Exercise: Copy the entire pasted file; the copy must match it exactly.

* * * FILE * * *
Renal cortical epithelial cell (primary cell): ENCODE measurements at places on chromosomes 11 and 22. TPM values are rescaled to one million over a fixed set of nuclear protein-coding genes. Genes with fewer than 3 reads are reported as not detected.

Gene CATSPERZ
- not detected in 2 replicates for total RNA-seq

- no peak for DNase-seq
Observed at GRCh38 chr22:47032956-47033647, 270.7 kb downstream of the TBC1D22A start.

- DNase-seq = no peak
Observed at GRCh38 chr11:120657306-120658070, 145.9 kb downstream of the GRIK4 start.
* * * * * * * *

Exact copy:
Renal cortical epithelial cell (primary cell): ENCODE measurements at places on chromosomes 11 and 22. TPM values are rescaled to one million over a fixed set of nuclear protein-coding genes. Genes with fewer than 3 reads are reported as not detected.

Gene CATSPERZ
- not detected in 2 replicates for total RNA-seq

- no peak for DNase-seq
Observed at GRCh38 chr22:47032956-47033647, 270.7 kb downstream of the TBC1D22A start.

- DNase-seq = no peak
Observed at GRCh38 chr11:120657306-120658070, 145.9 kb downstream of the GRIK4 start.